Removing the hull of mung bean before ingestion increases the average digestibility of amino acids
By labelling spirulina and two legumes (chick pea and mung bean pea) with stable, nonradioactive isotopes of carbon (13C) and hydrogen (2H) respectively, researchers at St. John’s Research Institute have found a new way to accurately measure the digestibility of dietary proteins.
In the six adults who consumed the labelled proteins, 85% of the spirulina protein was absorbed while only about 57% was absorbed in the case of both chickpea and mung beans. The results were published in the American Journal of Clinical Nutrition.
The research team led by Anura V Kurpad from the Institute’s Department of Physiology found that removing the hull or skin of mung bean before ingestion increases the average digestibility of essential amino acids by 10%. There are two ways by which the hull reduces digestibility. While anti-proteases present in the hull block the action of intestinal digestive enzymes, the polyphenols in it reduce the activity of the digestive enzyme.
“We knew the hull has anti-nutrition factors that hinder digestion and that dehulling will increase amino acid digestibility. But the 10% increase in digestibility when dehulled was not expected,” says Sarita Devi at the Institute’s Division of Nutrition and first author of the paper.
“The hull has less effect in the case of chick pea whereas it is a substantial problem in mung bean,” says Prof. Kurpad.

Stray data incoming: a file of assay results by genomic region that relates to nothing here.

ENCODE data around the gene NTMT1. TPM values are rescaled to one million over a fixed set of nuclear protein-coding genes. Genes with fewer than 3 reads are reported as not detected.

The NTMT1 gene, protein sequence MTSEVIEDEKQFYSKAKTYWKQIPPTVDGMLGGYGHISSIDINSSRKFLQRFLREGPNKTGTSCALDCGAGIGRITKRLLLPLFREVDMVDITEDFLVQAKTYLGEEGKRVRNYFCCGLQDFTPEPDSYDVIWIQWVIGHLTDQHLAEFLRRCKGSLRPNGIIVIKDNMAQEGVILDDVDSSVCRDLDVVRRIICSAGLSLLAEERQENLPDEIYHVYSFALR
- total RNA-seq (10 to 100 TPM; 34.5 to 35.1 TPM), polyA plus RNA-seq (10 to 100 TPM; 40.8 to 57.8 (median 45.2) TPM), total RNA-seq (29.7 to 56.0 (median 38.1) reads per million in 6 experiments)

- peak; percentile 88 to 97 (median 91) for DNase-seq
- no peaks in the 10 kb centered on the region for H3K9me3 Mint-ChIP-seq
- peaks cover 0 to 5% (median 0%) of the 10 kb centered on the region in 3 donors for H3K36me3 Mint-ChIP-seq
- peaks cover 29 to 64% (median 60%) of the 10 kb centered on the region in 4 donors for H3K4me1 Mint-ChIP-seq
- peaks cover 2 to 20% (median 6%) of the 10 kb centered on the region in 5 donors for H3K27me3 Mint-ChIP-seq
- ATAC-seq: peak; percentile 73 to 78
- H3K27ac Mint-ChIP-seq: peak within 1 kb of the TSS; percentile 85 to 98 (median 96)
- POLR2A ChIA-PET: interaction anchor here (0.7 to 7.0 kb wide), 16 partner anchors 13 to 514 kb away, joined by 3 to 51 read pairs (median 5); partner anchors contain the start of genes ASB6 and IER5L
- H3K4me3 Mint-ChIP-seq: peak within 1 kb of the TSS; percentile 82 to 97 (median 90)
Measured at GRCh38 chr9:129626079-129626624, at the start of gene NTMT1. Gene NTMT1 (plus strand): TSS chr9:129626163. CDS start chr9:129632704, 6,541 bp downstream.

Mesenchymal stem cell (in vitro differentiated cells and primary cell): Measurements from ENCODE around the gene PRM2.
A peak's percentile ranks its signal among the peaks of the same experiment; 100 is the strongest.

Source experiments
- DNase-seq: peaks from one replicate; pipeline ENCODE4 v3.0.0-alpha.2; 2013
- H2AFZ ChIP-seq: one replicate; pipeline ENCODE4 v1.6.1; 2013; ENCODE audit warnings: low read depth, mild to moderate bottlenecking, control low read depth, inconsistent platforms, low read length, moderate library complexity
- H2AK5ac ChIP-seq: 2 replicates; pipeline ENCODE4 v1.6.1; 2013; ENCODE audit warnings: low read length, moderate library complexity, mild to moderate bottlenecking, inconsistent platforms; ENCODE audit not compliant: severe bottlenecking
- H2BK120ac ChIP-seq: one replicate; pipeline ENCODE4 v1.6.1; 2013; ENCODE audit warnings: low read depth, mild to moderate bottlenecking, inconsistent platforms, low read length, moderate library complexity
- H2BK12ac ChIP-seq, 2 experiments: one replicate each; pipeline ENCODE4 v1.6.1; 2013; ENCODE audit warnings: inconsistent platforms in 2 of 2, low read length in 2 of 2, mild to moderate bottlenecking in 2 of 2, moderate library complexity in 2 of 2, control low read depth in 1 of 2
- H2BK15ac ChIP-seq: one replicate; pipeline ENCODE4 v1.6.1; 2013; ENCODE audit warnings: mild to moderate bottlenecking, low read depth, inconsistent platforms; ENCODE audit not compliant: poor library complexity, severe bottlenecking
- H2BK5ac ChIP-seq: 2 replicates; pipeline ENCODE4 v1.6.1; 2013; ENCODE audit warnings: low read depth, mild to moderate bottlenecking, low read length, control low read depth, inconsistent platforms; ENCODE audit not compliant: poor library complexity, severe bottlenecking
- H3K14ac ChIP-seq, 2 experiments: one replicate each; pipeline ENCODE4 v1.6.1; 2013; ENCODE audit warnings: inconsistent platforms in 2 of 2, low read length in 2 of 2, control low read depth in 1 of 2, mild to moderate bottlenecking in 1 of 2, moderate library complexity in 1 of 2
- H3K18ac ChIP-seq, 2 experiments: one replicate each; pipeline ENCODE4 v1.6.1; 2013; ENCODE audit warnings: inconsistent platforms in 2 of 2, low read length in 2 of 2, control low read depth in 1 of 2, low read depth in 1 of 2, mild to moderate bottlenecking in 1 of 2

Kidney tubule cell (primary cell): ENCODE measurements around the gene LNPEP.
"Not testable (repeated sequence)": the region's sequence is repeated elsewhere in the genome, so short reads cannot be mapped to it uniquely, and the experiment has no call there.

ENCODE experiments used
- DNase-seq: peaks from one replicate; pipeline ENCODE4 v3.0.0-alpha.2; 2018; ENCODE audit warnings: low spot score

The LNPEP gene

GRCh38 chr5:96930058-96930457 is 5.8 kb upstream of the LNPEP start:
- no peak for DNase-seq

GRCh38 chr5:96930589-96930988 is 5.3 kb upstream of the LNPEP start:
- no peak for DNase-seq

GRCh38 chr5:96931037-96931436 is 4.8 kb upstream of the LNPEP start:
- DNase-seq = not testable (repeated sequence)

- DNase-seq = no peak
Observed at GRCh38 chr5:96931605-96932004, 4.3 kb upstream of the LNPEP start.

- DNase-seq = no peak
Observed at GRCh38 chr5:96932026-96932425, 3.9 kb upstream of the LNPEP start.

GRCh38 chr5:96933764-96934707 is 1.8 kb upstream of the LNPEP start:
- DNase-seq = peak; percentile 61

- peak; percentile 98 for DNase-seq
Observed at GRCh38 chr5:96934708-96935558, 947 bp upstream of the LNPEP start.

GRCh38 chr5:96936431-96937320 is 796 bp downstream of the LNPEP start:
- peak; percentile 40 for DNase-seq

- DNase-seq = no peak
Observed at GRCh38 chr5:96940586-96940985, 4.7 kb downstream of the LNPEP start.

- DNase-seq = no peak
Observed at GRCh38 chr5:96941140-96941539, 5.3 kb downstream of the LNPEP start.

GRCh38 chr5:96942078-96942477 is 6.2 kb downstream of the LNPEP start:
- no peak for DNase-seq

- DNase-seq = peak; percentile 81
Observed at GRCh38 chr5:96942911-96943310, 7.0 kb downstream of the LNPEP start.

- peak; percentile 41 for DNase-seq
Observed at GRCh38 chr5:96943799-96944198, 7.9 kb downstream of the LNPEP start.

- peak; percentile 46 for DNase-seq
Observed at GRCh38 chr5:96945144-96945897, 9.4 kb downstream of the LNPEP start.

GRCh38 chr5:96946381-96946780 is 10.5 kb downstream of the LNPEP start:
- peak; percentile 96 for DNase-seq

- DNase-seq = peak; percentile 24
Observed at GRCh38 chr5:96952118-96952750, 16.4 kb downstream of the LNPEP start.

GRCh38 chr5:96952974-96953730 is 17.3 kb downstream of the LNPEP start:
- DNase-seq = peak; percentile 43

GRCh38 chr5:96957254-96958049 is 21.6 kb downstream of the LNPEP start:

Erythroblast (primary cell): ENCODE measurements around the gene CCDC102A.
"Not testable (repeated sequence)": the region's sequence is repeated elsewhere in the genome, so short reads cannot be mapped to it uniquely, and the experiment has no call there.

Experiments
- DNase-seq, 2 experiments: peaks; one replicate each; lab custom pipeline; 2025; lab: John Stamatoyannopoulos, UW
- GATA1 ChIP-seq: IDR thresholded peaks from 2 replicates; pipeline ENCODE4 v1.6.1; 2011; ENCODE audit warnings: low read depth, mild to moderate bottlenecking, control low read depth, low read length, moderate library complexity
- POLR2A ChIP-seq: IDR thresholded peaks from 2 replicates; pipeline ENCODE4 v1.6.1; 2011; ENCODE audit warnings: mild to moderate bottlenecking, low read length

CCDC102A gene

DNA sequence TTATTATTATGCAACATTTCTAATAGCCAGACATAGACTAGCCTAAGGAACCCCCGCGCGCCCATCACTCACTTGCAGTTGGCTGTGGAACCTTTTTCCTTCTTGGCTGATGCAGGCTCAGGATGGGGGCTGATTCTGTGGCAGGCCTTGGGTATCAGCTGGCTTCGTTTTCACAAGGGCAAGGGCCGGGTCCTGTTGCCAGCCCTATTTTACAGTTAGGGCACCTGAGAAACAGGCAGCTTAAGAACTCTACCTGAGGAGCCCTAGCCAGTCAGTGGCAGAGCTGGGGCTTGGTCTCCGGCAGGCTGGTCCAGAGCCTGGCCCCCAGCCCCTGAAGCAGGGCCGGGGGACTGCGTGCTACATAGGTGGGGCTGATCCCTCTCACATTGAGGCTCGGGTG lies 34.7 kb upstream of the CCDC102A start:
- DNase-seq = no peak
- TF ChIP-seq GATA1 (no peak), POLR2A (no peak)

In another study, which will soon be published in the American Journal of Clinical Nutrition, the team used stable isotopes to label and measure protein digestion in meat (chicken) and egg. At 92%, the essential amino acid digestion was highest in cooked chicken, followed by whole boiled egg at 89% and egg white protein at 86%.
“The amount of essential amino acid digested and absorbed is far higher in animal-source protein than plant-based protein,” says Prof. Kurpad. “In contrast, one has to consume about 40% more dal to get the same amino acid into the body as animal source protein. On the other hand, legumes are good for the environment and land and offer many other beneficial nutrients and so a balance has to be reached when deciding on the source of high quality protein foods in the diet.”
Of the 20 amino acids that we need, the body cannot synthesise nine; dietary protein is the only source of these essential amino acids. But till now there was no way to know how well the protein consumed is digested and absorbed by the body.
The crude method adopted so far was to feed protein-rich food and measure the nitrogen content in the faeces. “But protein is only digested and absorbed in the small intestine. In the large intestine the microbiome takes away or adds nitrogen. So measuring nitrogen in the faeces as an index of what has been digested and absorbed can be misleading,” says Prof. Kurpad. “If you have wrong information about digestion, we will end up with wrong recommendation for the quantity of specific food-based protein to be consumed.”
The team has been working for over 15 years on a stable carbon isotope (13C) method that they developed to measure the true amino acid requirement in humans. These studies have defined the requirement of amino acid has to be consumed every day to meet the protein requirement, and formed the primary evidence for the 2007 WHO/FAO/UNU Expert Committee Recommendations. These recommendations were very important since they overturned the earlier values for amino acid requirements set by the WHO/FAO/UNU in 1985, which was based on the nitrogen balance measurements from urine and faeces, and were inaccurate.
“Since even digestion measurement was not correct, owing to difficulties in accessing small intestinal events, we devised the dual-isotope method to measure digestion in the small intestine,” he says. These results, while setting up a new method, will inform policies on feeding populations and individuals the appropriate amounts and types of food.
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